When comparing and contrasting the content, style, tone, purpose, and cultural contexts of African American poetry and Native American songs and poems, various factors come to mind. The most significant difference, however, is the writing style that each group employed to get their messages across. Early African American poets most notably wrote in conventional verse; in other words, they followed the standard poetic conventions of the time. Native Americans, however, pursued a more rhythmic style of writing. Although Native American songs and poems reflected a sense of poetic convention, it more freely reflected the idioms and rhythms of its beholders’ culture (Gray). Both cultural groups experienced adverse conditions between 1773 and 1929, and their discontent, hurt, and anger is accurately expressed in their poetry and song. However, African American poetry tended to reflect a more somber tone whereas Native American songs and poems reflected a more optimistic viewpoint, despite their dismal circumstances. This paper will compare and contrast the similarities and differences between African American poetry and Native American songs and poems between 1773 and 1927 by addressing the content, style, tone, purpose, and cultural contexts of two African American poems and two Native American poems.
African American Poetry v. Native American Songs and Poems
Joshua McCarter Simpson wrote “Away to Canada” in 1852. Although he was born free, all his work had an anti-slavery tone. “Away to Canada” is an example of a quatrain, where each stanza consists of four lines and lines two and four rhyme. This was a conventional means of poetry penmanship at the time. His poem, although somber in tone, is a combination of simple diction and repetition. The purpose of this particular poem was to reiterate the personal freedoms and liberties that could be found for a Black man in Canada. At the time the poem was written, slavery in America was still very much alive. The poem was later made into a song which gained tremendous popularity among Underground Railroad workers; specifically for its use of angry protest in the form of a patriotic hymn. The theme illuminated in this poem is one of personal freedom and hope.
“Hymn of the Horse” is a song about a Navajo singer who scatters pollen among his horses and sings for the prosperity of his animals. At the time it was written, Native Americans were ousted from much of their natural land. However, instead of writing somber songs about their dire circumstances, they focused on the things that could aid in their prosperity; such as their animals. The song therefore has a positive tone. “Hymn of the Horse” is an example of a lyric blank verse, in which the verses are written in an unrhymed iambic pentameter. In other words, the verses, or lyrics, represent the rhythms of ordinary speech. The song also exhibits repetitive alliteration to create a visual imagery of the horses the narrator sings about, as well as the natural environment in which he stands. For instance, “Rich blankets and hides, hides of the buck, the beaver, buffalo and mountain lion” indicates the robust nature of the horses, whereas “spring water snow water” indicates the serenity and calm of the water (Curtis). The theme illuminated in this poem is one of hope and prosperity.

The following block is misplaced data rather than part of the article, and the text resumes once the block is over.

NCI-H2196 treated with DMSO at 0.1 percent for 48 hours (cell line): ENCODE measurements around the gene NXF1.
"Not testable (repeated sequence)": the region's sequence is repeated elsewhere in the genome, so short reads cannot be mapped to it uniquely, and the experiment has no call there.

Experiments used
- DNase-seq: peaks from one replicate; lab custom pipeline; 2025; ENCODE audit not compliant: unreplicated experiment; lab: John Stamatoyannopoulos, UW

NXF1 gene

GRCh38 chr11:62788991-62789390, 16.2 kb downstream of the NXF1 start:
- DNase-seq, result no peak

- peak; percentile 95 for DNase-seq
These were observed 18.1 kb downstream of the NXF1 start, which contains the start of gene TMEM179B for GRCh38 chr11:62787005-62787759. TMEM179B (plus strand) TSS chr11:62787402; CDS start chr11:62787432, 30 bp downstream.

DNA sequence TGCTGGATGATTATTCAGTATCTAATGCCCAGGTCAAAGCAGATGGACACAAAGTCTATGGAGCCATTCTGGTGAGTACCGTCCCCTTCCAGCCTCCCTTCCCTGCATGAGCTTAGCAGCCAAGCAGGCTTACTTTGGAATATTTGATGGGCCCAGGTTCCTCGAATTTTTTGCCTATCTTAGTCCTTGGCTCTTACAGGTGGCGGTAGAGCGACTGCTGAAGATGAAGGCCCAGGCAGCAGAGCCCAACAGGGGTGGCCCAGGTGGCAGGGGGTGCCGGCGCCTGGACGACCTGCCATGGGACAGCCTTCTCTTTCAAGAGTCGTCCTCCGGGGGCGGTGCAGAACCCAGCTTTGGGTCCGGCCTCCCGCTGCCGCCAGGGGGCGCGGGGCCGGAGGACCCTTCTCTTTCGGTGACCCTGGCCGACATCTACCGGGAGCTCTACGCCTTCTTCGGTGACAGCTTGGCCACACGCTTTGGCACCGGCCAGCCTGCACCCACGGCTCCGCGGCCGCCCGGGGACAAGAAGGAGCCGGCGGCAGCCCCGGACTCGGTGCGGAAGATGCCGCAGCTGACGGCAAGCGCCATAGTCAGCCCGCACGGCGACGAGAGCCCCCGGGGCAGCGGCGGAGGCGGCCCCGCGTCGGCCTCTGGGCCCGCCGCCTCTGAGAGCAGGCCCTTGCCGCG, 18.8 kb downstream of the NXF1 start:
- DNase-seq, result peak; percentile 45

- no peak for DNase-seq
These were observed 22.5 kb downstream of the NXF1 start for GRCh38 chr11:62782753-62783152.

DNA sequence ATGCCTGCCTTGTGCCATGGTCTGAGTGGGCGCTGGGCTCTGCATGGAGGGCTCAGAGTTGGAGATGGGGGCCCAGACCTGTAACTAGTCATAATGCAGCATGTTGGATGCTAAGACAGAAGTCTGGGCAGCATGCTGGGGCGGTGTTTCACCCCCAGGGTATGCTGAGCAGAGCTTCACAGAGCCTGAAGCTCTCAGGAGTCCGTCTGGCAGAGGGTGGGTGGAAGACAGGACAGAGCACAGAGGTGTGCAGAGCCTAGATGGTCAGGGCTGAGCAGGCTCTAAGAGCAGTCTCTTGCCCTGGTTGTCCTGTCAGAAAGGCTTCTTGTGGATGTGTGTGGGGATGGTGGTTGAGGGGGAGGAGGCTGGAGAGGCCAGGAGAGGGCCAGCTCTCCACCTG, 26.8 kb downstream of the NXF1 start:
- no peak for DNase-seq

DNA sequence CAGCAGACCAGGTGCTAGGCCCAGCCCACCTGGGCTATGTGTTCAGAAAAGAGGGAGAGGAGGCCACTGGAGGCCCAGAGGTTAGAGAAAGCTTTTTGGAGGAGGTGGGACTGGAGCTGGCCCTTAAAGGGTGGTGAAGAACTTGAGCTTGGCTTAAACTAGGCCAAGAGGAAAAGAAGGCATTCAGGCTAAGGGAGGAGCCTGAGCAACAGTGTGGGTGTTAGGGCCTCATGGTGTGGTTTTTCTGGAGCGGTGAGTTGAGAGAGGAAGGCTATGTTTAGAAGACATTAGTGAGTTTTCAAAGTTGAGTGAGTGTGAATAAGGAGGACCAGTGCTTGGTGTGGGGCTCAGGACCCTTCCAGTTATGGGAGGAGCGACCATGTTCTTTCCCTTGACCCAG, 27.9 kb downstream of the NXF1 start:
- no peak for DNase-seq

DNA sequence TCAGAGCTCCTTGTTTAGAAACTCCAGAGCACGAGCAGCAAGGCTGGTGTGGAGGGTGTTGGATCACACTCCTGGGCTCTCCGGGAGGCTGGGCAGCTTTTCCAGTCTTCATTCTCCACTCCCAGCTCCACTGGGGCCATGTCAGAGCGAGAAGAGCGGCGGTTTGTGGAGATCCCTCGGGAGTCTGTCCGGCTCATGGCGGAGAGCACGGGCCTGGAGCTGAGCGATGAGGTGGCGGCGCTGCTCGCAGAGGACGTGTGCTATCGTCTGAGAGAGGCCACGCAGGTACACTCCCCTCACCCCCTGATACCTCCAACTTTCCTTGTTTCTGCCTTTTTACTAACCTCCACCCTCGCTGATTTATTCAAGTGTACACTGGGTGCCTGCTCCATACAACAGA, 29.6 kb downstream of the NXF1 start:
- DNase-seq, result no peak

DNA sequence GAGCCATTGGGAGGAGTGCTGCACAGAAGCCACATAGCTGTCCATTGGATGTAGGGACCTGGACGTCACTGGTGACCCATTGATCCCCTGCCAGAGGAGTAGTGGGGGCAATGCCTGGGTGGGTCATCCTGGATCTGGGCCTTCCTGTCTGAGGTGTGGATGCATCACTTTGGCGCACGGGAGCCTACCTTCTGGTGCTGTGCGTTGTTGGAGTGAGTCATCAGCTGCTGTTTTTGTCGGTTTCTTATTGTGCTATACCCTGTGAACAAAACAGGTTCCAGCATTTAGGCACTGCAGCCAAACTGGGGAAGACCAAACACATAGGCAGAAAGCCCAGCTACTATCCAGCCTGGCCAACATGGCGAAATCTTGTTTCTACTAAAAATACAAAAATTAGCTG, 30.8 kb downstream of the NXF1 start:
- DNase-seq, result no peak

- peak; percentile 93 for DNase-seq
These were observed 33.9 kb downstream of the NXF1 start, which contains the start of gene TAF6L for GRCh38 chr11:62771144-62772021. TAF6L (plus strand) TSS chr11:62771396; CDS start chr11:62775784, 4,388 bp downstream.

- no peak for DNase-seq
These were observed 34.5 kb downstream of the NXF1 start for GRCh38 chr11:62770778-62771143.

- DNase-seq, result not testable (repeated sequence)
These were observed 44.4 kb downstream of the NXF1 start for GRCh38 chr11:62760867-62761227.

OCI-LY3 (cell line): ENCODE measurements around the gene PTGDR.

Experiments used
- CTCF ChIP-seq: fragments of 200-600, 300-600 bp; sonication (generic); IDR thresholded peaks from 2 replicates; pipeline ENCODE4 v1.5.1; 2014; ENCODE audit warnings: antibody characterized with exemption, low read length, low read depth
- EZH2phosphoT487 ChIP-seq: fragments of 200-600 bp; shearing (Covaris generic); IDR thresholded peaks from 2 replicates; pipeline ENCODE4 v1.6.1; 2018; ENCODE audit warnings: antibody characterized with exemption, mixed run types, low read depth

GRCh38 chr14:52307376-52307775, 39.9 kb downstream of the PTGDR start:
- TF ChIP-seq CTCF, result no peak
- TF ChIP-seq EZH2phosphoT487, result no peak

Phillis Wheatley wrote “On Being Brought from Africa to America” while enslaved to a White family. The poem is short, but powerful. She writes that her being bought into slavery created a path of enlightenment, and that regardless of race, each person must answer to the same God one day (Wheatley). The short poem is filled with metaphors; for instance, in the fifth line Wheatley uses the phrase “sable race” to refer to Blacks. Her choice of words indicates that she, like her slave owners, likens Black people to animals. Perhaps she is being sarcastic, or perhaps she is engaging a subtle attack on White people. The tone of the poem is one of anger and displacement. Considering her circumstances, such a tone can be expected. The overall theme of the poem is one of eventual redemption.
“Deer Song” is another Navajo song written in free form to represent the manner in which a deer would prance around, or in which a bird would fly. The hunter, who sings the song, likens himself to a blackbird, who is a friend of deer. Through his song the hunter attracts deer (Curtis). Although this song is about hunting, it has a more uplifting tone than the African American poems of the time. The Native Americans seem to focus much more on nature and that which they can control, than on their own specific circumstances. Additionally, the manner in which the poem is written creates a visual image of the hunter’s surroundings and the movements of the deer and of himself. The overall theme of this poem is victory.
Curtis, Natalie. The Indians’ Book. New York: Dover Publications, 1968. Book.
Gray, Richard. A Brief History of American Literature. Malden, MA: John Wiley & Sons, 2011. Book.
Simpson, Joshua McCarter. “Away to Canada.” 2011. Poetry Foundation. Electronic. 29 April 2012.
Wheatley, Phyllis. “On Being Brought From Africa to America.” 2011. Poetry Foundation. http://www.poetryfoundation.org/poem/174733. 29 April 2012.